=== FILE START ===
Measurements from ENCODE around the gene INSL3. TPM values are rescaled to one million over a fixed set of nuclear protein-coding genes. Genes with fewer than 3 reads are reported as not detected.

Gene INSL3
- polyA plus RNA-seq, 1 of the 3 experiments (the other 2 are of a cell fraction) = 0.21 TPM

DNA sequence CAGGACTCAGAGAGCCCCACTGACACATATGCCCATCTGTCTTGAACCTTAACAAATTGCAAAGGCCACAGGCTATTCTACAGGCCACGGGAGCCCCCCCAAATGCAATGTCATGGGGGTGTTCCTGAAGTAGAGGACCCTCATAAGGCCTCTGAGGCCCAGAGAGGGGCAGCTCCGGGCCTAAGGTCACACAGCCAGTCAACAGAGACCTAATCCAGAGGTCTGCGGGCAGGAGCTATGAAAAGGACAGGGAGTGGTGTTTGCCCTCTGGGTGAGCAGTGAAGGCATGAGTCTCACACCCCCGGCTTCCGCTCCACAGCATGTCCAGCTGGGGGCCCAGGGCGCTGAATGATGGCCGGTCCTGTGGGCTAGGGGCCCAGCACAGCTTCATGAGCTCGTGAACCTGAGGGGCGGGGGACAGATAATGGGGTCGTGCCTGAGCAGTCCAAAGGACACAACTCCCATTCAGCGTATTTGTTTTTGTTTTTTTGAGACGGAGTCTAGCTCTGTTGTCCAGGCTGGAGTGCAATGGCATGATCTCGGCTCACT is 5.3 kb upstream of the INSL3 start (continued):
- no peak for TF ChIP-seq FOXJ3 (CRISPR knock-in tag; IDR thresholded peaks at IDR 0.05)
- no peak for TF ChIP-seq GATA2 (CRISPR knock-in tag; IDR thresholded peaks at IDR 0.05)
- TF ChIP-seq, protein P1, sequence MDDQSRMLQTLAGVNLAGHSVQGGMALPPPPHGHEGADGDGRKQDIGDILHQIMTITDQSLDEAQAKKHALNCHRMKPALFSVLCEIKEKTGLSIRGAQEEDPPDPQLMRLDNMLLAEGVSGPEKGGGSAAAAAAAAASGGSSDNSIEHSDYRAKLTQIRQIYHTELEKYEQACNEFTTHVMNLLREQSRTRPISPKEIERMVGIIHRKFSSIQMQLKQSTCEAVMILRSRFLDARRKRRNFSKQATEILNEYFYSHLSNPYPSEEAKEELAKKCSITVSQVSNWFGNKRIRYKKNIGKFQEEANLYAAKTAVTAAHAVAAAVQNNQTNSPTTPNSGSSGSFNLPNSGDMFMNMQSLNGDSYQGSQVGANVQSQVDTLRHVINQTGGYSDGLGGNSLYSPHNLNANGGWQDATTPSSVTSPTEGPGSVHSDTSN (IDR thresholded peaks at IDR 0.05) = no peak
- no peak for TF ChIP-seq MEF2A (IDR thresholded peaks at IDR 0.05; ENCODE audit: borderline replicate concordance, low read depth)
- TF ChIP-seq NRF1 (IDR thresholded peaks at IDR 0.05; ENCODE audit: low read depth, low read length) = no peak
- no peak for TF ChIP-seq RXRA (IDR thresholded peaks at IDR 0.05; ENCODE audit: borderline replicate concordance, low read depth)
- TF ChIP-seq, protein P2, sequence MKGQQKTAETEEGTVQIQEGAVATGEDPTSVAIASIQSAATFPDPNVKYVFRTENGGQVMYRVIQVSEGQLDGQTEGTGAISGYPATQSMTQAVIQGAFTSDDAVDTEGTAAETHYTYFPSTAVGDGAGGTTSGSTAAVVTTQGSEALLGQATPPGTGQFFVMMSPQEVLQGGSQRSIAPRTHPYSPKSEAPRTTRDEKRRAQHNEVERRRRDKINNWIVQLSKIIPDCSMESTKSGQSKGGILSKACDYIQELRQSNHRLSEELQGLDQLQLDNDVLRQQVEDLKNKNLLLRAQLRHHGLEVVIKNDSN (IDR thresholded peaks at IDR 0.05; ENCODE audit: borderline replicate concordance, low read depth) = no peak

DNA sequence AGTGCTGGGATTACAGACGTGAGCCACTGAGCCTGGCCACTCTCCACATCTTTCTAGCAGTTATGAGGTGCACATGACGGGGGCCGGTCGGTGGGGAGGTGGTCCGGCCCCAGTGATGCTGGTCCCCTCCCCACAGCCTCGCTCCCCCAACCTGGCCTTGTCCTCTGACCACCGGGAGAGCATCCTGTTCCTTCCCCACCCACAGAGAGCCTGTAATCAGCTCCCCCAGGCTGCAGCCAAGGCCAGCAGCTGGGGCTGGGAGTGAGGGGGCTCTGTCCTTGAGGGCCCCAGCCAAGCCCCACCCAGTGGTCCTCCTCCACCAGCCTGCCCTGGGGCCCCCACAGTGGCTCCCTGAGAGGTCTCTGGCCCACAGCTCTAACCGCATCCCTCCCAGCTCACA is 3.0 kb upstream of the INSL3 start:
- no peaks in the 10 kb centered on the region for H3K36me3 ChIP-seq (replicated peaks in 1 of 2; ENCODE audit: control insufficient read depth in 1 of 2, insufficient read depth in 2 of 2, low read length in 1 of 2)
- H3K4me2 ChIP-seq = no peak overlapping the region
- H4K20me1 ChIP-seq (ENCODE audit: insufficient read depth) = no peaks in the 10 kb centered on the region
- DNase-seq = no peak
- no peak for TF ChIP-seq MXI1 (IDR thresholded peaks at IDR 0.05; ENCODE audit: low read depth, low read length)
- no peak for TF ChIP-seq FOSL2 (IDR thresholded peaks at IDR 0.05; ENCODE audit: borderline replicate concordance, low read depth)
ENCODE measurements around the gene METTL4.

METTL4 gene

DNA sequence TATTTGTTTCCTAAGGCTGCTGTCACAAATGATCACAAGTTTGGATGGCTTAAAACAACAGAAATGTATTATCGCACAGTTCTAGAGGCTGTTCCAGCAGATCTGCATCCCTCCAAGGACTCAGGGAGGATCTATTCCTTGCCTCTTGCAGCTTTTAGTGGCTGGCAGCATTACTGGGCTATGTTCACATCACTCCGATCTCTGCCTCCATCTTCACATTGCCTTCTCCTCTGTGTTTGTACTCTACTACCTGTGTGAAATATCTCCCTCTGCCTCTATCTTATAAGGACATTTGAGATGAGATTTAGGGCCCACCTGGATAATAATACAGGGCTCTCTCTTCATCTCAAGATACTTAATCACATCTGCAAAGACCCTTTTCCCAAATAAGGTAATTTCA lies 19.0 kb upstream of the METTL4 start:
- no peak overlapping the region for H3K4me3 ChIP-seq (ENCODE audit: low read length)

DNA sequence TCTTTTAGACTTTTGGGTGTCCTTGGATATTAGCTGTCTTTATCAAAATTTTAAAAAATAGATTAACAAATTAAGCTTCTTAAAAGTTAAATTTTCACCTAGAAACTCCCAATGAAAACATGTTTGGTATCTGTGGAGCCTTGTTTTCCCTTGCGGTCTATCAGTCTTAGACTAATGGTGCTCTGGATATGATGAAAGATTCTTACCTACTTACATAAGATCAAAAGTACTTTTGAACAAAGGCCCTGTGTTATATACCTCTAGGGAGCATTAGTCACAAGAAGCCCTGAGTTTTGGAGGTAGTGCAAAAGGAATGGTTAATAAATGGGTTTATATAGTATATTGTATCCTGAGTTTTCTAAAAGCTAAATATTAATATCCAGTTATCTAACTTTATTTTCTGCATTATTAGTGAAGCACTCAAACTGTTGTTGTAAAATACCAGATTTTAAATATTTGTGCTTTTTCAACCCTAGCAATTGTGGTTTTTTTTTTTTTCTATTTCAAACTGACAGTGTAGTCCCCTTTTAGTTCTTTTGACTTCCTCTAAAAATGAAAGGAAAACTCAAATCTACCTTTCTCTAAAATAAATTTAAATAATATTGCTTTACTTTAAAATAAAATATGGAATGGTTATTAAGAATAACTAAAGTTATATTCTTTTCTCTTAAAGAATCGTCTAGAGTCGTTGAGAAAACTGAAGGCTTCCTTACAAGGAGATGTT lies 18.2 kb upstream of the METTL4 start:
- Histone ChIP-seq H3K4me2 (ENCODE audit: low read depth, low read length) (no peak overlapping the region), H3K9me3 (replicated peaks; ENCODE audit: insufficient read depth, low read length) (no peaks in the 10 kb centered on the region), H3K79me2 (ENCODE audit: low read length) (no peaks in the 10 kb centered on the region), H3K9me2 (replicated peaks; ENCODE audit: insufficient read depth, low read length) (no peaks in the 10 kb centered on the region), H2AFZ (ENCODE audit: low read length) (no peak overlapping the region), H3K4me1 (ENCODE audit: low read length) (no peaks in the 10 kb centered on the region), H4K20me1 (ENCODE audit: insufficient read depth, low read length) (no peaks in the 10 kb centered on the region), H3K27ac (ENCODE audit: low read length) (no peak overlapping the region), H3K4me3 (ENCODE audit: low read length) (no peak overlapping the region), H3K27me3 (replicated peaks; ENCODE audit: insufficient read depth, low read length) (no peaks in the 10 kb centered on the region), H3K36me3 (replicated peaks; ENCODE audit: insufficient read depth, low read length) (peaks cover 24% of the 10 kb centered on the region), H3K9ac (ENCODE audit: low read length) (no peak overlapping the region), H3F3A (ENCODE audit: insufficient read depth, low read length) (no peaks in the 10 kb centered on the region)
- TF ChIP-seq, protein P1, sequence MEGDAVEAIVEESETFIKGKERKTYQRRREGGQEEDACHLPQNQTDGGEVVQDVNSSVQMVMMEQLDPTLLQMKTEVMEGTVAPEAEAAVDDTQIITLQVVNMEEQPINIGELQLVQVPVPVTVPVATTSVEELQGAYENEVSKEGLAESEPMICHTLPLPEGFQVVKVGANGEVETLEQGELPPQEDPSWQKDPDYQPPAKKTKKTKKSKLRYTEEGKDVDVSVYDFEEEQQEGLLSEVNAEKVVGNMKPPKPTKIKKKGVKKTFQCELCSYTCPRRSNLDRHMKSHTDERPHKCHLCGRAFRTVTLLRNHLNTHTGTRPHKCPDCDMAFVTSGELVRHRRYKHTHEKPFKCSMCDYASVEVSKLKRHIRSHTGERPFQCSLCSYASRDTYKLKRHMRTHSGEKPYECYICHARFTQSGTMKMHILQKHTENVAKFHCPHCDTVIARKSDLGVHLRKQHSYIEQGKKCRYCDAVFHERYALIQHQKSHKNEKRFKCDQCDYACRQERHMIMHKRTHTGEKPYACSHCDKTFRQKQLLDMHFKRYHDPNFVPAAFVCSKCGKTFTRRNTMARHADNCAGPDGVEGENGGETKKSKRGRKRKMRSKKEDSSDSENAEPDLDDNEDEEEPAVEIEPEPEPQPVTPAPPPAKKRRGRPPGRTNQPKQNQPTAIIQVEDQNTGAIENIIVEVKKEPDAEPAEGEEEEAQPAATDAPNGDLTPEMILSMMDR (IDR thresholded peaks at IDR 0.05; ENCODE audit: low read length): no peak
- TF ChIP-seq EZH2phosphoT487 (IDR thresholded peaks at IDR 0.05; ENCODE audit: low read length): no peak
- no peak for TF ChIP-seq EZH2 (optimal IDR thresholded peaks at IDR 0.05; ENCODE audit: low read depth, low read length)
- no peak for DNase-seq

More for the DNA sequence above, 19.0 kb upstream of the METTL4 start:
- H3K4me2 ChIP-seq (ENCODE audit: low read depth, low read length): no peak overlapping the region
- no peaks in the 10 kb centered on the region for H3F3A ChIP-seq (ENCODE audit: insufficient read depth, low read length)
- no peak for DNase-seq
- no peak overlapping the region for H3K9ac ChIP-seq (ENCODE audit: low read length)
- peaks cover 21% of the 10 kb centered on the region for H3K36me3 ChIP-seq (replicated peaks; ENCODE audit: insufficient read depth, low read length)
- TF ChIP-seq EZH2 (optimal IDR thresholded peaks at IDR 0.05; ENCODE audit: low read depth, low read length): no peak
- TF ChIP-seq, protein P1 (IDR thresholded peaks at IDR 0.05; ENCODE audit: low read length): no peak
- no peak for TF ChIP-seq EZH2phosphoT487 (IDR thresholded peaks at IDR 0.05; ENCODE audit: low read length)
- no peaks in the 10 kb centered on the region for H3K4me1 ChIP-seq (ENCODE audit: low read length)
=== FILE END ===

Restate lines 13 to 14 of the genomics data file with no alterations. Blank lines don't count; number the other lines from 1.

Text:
- no peaks in the 10 kb centered on the region for H3K36me3 ChIP-seq (replicated peaks in 1 of 2; ENCODE audit: control insufficient read depth in 1 of 2, insufficient read depth in 2 of 2, low read length in 1 of 2)
- H3K4me2 ChIP-seq = no peak overlapping the region